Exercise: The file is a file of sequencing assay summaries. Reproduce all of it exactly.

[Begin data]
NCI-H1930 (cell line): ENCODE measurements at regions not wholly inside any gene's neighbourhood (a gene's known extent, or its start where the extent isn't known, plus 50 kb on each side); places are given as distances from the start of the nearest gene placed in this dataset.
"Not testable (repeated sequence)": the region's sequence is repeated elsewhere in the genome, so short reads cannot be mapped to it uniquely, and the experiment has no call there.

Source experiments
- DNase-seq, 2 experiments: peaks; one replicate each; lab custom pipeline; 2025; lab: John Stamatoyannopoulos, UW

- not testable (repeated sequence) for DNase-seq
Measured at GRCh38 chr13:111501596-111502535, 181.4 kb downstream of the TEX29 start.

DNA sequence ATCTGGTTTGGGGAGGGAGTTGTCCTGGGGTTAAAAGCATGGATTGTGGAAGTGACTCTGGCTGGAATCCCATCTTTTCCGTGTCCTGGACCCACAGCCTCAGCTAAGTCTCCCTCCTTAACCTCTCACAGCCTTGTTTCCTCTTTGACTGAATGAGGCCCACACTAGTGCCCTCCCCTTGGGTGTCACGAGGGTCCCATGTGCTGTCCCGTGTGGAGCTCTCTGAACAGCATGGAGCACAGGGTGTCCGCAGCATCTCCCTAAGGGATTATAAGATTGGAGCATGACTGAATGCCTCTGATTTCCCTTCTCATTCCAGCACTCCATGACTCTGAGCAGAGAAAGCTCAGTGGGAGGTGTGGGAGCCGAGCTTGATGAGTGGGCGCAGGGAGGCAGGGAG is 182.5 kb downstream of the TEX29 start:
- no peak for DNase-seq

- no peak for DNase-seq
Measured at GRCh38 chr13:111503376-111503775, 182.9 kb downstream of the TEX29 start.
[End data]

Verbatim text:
NCI-H1930 (cell line): ENCODE measurements at regions not wholly inside any gene's neighbourhood (a gene's known extent, or its start where the extent isn't known, plus 50 kb on each side); places are given as distances from the start of the nearest gene placed in this dataset.
"Not testable (repeated sequence)": the region's sequence is repeated elsewhere in the genome, so short reads cannot be mapped to it uniquely, and the experiment has no call there.

Source experiments
- DNase-seq, 2 experiments: peaks; one replicate each; lab custom pipeline; 2025; lab: John Stamatoyannopoulos, UW

- not testable (repeated sequence) for DNase-seq
Measured at GRCh38 chr13:111501596-111502535, 181.4 kb downstream of the TEX29 start.

DNA sequence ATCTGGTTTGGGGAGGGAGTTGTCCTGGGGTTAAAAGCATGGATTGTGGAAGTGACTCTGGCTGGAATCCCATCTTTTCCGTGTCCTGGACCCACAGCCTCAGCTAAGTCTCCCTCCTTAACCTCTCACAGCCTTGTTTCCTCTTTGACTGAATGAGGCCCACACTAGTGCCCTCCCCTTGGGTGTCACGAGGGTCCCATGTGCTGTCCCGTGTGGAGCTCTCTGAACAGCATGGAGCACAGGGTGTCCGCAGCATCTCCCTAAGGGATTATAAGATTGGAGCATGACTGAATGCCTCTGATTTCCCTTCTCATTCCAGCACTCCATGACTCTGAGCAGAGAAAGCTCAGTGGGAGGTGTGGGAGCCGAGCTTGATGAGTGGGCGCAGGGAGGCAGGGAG is 182.5 kb downstream of the TEX29 start:
- no peak for DNase-seq

- no peak for DNase-seq
Measured at GRCh38 chr13:111503376-111503775, 182.9 kb downstream of the TEX29 start.